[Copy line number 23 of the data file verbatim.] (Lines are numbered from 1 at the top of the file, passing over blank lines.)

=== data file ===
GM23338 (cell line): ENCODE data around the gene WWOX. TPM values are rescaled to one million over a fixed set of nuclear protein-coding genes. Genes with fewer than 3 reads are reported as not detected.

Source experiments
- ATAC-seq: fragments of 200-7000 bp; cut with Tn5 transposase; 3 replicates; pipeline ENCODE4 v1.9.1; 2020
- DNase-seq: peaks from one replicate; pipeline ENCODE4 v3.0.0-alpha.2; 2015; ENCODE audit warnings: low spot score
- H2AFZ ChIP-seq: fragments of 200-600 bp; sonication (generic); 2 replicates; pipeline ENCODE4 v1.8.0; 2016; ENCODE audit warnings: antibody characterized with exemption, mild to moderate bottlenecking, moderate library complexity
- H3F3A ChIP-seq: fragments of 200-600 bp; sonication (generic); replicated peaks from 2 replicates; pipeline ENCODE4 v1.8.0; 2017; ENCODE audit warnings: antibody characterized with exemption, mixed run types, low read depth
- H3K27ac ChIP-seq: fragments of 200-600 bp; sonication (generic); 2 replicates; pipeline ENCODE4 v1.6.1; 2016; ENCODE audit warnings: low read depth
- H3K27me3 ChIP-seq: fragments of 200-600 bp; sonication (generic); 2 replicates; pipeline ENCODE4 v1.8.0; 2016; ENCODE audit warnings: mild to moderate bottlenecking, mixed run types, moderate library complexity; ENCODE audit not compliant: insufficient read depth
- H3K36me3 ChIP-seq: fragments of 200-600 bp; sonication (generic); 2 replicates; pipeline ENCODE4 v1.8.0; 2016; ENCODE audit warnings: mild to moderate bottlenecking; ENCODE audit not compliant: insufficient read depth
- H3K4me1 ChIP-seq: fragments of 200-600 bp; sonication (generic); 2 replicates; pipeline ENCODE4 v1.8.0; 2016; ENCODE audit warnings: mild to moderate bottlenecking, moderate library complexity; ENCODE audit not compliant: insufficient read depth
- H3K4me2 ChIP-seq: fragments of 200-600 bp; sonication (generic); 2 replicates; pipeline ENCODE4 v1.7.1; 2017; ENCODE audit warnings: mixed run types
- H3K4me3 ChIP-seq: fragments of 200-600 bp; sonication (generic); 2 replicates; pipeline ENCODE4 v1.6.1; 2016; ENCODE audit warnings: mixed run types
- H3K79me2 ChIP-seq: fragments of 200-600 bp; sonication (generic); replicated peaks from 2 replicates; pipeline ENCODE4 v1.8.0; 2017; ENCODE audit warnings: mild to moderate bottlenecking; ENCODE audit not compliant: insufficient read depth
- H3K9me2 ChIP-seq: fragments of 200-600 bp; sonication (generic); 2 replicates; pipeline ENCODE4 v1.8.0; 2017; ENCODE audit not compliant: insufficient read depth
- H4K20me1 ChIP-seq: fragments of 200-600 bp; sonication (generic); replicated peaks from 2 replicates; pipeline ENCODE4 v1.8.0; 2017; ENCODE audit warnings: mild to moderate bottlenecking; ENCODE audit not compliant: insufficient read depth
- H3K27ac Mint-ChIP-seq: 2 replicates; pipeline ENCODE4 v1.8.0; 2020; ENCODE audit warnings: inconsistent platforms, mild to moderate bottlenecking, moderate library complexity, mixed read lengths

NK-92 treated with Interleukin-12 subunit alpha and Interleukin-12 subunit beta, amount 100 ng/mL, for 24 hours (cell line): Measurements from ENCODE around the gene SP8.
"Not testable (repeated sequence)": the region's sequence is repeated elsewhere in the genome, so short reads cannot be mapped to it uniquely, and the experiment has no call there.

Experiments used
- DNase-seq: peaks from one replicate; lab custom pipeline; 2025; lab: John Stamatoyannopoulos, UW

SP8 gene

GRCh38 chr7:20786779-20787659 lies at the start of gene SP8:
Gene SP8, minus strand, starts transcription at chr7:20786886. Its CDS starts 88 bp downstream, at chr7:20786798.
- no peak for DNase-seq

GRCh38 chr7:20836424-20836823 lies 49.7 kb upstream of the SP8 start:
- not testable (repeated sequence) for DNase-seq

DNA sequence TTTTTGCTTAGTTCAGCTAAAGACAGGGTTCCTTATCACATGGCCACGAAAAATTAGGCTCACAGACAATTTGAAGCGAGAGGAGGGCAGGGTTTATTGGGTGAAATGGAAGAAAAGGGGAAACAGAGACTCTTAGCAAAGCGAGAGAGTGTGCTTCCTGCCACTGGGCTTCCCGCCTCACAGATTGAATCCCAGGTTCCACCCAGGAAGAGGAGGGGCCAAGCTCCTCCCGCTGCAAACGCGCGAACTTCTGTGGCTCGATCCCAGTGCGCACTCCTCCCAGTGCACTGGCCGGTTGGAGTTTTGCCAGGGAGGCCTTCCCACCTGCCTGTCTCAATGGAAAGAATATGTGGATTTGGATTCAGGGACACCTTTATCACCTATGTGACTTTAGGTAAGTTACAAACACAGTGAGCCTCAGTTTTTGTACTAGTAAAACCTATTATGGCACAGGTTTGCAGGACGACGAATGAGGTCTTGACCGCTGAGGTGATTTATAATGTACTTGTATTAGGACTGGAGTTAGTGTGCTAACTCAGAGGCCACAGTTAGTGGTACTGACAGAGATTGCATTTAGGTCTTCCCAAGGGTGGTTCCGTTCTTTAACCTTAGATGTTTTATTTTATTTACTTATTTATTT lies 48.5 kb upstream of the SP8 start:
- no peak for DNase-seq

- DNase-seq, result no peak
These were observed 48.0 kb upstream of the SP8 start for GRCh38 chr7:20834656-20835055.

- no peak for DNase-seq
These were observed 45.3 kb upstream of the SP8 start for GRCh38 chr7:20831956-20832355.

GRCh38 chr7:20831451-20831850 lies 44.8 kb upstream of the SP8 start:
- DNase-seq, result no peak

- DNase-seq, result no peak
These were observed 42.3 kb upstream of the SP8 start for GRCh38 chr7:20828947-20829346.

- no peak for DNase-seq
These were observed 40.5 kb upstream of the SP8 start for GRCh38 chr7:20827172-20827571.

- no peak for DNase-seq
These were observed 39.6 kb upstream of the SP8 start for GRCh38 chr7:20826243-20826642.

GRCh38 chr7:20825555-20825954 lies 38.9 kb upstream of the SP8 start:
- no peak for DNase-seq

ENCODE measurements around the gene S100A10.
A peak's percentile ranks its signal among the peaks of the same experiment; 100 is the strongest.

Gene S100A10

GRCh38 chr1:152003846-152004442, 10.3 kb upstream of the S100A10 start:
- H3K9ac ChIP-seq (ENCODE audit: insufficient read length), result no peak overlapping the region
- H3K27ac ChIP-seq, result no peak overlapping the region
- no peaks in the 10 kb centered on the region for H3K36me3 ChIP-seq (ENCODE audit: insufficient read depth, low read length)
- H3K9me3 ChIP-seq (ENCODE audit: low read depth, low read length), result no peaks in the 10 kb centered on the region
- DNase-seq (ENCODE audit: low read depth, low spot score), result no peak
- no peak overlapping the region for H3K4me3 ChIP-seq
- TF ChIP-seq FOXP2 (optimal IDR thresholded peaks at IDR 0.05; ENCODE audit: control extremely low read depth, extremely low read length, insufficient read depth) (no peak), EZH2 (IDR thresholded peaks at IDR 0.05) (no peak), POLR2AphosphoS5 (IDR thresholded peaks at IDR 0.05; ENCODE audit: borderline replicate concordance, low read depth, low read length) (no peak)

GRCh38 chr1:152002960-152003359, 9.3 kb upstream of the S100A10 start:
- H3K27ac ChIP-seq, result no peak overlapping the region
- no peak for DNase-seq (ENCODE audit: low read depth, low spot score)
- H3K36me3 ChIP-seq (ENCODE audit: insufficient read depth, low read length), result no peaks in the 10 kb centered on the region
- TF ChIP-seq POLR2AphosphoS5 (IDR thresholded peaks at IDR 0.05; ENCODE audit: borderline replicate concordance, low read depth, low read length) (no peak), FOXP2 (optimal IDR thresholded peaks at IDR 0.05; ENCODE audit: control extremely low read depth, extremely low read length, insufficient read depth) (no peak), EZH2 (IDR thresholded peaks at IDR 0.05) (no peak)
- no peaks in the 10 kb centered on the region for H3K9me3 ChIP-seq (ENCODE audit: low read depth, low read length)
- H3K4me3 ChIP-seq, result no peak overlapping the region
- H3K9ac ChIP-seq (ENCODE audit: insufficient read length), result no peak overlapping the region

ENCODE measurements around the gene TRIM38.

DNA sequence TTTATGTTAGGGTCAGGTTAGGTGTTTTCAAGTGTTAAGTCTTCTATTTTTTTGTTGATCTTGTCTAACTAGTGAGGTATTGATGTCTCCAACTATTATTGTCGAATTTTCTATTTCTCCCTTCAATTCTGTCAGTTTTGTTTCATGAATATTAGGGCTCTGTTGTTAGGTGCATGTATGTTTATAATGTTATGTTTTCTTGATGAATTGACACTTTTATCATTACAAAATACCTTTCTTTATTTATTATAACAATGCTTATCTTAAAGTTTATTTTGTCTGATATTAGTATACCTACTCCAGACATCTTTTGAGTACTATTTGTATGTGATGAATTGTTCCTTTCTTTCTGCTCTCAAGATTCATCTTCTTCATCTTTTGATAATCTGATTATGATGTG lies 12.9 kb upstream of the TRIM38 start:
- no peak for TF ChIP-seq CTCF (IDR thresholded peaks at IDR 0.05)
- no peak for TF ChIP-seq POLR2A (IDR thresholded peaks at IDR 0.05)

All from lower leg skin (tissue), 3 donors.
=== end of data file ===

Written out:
Gene SP8, minus strand, starts transcription at chr7:20786886. Its CDS starts 88 bp downstream, at chr7:20786798.